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  • Deepak Bansal

The Human Evolution of Data - From capturing data to being captured

Updated: Dec 3, 2019

In the 21st century, we are a data point; for organizations to sell us, for politicians to swing us, and even for ourselves to find us. With big data becoming big, organizations were able to capture our actions apparently by connecting our structured submitted data with an unstructured online presence. With AI and advanced data analytics, companies can not only understand and predict our demand better but also can swing our consumption patterns. Data has crossed the external world and moved to our internal psyches. How something like data which used to foreign entity morphed into one of us? I believe Data is undergoing its third significant evolution, this time focusing on us.


The Human Evolution of Data; Photo from Canva

To understand data, we need to go back almost 2500 years when a 4th century BCE Greek philosopher, Aristotle, was breaking away from the ideology of his mentor Plato. Plato, the seeker of higher ideals, claimed that the natural world is a mere reflection of higher forms which we cannot see but acknowledge through intuition. Aristotle, however, disagreed and believed that genuine human knowledge could be acquired through the rigorous employment of human reason and empirical observations. In between both of them, they created the world which we know now.


The first evolution - Focus on external nature

Aristotle, with his obsession with observing nature and collecting data, developed the field of natural philosophy. Natural philosophy has the objective of examining the natural world through empirical data and evaluating it with reasoning. With the approach, Aristotle defined theoretical science, and almost single-handedly developed the fields of Physics, Biology, & other natural sciences, and laid the foundation of the scientific world. With the focus on objectivity, the natural world appeared to be resolvable by reductionistic methods.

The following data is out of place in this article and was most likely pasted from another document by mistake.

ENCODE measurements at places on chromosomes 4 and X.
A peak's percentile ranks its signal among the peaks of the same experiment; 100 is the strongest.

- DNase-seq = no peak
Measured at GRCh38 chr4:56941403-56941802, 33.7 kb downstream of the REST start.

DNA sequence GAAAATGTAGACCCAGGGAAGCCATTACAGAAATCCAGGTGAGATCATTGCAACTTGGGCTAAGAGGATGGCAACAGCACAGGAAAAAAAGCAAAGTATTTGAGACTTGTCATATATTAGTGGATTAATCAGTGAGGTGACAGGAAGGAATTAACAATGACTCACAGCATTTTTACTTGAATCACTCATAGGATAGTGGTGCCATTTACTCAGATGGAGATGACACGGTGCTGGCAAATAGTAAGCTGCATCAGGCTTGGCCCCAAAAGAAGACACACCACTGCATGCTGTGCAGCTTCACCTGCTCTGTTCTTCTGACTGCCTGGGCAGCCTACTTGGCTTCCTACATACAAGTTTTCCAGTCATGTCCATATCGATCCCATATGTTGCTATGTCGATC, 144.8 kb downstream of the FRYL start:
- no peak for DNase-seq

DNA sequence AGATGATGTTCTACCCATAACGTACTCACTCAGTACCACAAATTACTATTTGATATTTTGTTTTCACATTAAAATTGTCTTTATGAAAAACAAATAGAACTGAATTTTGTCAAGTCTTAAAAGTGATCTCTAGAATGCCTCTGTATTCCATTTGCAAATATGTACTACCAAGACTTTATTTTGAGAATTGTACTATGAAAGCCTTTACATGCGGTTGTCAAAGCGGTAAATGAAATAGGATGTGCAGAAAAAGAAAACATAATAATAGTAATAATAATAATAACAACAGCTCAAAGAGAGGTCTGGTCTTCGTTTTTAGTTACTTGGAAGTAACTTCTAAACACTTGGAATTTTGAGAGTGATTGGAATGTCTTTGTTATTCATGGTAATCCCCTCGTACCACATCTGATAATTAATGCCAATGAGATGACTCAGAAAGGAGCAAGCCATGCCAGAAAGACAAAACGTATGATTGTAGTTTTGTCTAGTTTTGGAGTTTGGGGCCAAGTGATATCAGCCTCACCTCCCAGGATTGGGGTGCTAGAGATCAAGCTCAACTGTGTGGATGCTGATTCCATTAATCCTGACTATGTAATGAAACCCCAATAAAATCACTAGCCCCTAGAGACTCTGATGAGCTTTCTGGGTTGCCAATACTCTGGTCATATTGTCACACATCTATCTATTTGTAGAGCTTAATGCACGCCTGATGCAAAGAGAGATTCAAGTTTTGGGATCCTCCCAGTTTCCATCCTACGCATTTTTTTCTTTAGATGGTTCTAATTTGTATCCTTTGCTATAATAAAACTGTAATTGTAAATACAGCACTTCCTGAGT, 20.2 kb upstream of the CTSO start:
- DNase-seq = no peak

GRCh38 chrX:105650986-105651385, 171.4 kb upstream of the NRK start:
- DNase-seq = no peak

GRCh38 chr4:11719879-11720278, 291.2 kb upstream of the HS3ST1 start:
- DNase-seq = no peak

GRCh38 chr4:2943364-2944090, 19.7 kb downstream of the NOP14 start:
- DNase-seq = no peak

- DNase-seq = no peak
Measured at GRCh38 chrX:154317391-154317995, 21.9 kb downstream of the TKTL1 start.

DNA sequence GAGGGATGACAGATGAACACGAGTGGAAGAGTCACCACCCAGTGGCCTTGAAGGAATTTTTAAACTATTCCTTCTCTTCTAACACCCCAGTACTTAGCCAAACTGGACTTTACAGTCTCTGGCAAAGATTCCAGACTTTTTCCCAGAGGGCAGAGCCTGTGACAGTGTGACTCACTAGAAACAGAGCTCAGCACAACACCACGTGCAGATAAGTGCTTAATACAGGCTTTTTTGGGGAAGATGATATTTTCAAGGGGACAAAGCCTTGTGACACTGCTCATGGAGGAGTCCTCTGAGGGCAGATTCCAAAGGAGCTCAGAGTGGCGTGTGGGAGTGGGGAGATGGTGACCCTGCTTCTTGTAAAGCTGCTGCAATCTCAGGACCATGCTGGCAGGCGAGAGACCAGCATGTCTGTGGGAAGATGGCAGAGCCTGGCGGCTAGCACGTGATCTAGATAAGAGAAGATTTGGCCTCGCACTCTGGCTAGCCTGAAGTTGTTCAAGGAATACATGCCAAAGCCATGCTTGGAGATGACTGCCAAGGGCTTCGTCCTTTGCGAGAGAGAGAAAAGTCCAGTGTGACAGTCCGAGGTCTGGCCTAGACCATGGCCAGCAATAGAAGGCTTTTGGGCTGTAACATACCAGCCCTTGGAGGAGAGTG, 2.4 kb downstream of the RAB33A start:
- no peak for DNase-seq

The second evolution - Focus on intuitive nature

Data underwent its next significant development at the start of the scientific revolution in early 16th century CE when Copernicus asserted that the natural world might not be telling the entire truth, and the stable Earth might be rotating around the Sun. Inspired by Renaissance, he brought back Platonic intuition in scientific reasoning and resolved the confusion of astronomical science. However, he was not redeemed until in 1609 in Padua, Galileo turned his newly constructed telescope to the skies and empirically confirmed Copernicus's hypothesis. Can we imagine the moment when we realized that what we see is not valid, and we can prove it?!


The third evolution - Focus on human nature

The invention of the world wide web, with google indexing and sorting web data for faster search purposes, set the foundation for a third data evolution in the early 21st century. The focus shifted from the external natural world to our actions, which could finally be stored collectively in the form of data. The advent of social media linked our efforts to our network, creating a wealth of data where our behaviors, as a result of our actions, could also be coded. The data gatherers become a data point. Now, e.g., based on a picture, AI can determine the behavioral patterns & sexual orientation of an individual. With this, we also became subjected to collective biases and prejudices and remained open for manipulation. The boundaries between objectivity and subjectivity have started merging.


Data has accompanied us in our human quest to understand the secrets of the natural world, of the universe we live in, and of our psyches. Our evolution as individuals and as a society has been inextricably linked to the evolution of data. The challenge we are navigating in the 21st century is how to analyze Data while ourselves becoming a Datapoint. 


Deepak Bansal, a philosopher, engineer, & entrepreneur, is a founder of MQ Learning. He is passionate about integrating logic, relations, and human values for meaning driven personal and professional development.

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deepak@mq-learning.com

Meaning Quotient GmbH

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Zürich, Switzerland

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